I start with a red, a green and a blue marble. I can trade any of my marbles for two others, one of each colour. Can I end up with five more blue marbles than red after a number of such trades?
Six points are arranged in space so that no three are collinear. How many line segments can be formed by joining the points in pairs?
When is it impossible to make number sandwiches?
Whenever two chameleons of different colours meet they change colour to the third colour. Describe the shortest sequence of meetings in which all the chameleons change to green if you start with 12. . . .
Gabriel multiplied together some numbers and then erased them. Can you figure out where each number was?
This is the second article on right-angled triangles whose edge lengths are whole numbers.
In the following sum the letters A, B, C, D, E and F stand for six distinct digits. Find all the ways of replacing the letters with digits so that the arithmetic is correct.
Who said that adding couldn't be fun?
Can you arrange the numbers 1 to 17 in a row so that each adjacent pair adds up to a square number?
Can you discover whether this is a fair game?
How many pairs of numbers can you find that add up to a multiple of 11? Do you notice anything interesting about your results?
A paradox is a statement that seems to be both untrue and true at the same time. This article looks at a few examples and challenges you to investigate them for yourself.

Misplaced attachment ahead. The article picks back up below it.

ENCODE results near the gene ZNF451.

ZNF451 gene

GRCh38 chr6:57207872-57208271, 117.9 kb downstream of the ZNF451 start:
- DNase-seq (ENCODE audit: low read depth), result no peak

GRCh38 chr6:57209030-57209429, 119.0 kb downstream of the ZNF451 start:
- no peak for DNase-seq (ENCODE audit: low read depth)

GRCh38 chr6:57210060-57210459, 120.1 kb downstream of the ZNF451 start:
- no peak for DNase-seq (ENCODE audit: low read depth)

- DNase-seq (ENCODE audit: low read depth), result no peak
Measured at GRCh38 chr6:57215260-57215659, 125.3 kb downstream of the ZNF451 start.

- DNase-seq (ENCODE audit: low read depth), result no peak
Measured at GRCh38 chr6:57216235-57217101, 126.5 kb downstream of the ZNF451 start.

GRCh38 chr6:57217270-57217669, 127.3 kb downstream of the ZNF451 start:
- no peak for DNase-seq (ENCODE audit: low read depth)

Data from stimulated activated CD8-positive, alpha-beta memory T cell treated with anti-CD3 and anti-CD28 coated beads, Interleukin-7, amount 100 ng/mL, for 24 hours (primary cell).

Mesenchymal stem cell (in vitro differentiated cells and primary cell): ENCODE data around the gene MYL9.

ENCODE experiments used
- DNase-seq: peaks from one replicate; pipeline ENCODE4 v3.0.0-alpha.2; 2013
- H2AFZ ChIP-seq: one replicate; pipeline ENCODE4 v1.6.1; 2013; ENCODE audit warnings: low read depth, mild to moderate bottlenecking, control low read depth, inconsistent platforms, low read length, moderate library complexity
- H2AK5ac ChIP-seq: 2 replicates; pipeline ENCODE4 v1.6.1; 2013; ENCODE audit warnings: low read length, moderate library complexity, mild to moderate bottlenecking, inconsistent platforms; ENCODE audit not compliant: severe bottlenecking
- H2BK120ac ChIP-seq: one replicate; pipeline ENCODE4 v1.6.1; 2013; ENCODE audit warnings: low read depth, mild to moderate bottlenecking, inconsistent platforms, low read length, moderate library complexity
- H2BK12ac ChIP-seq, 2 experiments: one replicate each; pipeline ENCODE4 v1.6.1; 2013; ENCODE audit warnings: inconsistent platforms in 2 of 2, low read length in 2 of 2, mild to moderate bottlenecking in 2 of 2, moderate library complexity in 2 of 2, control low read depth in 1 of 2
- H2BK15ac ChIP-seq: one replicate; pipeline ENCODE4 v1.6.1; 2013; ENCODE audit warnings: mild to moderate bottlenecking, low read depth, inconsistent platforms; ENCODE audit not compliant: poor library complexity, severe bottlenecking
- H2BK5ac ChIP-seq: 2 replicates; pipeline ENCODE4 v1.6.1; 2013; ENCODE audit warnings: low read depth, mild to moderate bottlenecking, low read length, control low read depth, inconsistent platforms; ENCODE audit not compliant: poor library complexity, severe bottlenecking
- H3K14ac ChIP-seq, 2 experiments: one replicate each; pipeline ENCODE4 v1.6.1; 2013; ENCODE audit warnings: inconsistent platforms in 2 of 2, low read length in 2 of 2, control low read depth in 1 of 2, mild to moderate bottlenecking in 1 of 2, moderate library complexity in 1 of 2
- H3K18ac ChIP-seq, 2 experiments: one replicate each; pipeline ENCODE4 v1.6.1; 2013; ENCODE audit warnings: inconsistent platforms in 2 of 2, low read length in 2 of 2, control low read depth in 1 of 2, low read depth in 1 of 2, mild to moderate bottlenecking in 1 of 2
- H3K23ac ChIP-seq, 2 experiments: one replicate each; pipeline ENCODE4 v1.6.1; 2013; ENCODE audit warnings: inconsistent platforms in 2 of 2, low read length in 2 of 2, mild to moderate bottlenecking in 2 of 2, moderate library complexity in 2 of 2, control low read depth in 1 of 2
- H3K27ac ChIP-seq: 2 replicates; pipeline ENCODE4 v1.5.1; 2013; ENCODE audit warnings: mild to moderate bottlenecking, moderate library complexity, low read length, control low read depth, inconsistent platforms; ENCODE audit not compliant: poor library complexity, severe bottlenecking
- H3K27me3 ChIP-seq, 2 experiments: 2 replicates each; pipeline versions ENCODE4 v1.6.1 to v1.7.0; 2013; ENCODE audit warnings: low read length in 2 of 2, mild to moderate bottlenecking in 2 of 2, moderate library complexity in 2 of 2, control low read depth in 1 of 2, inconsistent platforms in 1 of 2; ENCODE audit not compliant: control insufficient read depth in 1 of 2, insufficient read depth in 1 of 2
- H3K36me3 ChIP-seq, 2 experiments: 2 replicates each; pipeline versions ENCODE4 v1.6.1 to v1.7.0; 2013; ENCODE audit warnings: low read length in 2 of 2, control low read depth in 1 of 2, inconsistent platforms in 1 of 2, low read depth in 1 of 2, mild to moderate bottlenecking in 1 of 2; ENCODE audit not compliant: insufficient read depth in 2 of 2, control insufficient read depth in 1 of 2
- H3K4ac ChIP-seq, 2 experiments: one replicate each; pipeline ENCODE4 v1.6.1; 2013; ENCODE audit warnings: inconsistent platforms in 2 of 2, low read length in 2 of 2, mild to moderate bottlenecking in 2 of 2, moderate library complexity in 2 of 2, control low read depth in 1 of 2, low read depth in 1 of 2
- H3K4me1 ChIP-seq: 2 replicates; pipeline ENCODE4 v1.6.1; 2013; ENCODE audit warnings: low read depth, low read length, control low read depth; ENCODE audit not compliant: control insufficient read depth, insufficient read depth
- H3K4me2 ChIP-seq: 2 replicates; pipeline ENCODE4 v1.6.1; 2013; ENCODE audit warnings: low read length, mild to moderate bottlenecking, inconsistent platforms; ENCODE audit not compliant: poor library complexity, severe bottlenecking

Use your knowledge of place value to try to win this game. How will you maximise your score?
Points A, B and C are the centres of three circles, each one of which touches the other two. Prove that the perimeter of the triangle ABC is equal to the diameter of the largest circle.
Find the area of the annulus in terms of the length of the chord which is tangent to the inner circle.
Look at what happens when you take a number, square it and subtract your answer. What kind of number do you get? Can you prove it?
Choose a couple of the sequences. Try to picture how to make the next, and the next, and the next... Can you describe your reasoning?
When number pyramids have a sequence on the bottom layer, some interesting patterns emerge...
Construct two equilateral triangles on a straight line. There are two lengths that look the same - can you prove it?
Imagine we have four bags containing a large number of 1s, 4s, 7s and 10s. What numbers can we make?
Are these statements relating to odd and even numbers always true, sometimes true or never true?
This article for primary teachers suggests ways in which we can help learners move from being novice reasoners to expert reasoners.
In this article for primary teachers we consider in depth when we might reason which helps us understand what reasoning 'looks like'.
I added together some of my neighbours' house numbers. Can you explain the patterns I noticed?
Patterns that repeat in a line are strangely interesting. How many types are there and how do you tell one type from another?
In how many ways can you arrange three dice side by side on a surface so that the sum of the numbers on each of the four faces (top, bottom, front and back) is equal?
Baker, Cooper, Jones and Smith are four people whose occupations are teacher, welder, mechanic and programmer, but not necessarily in that order. What is each person’s occupation?
Liam's house has a staircase with 12 steps. He can go down the steps one at a time or two at time. In how many different ways can Liam go down the 12 steps?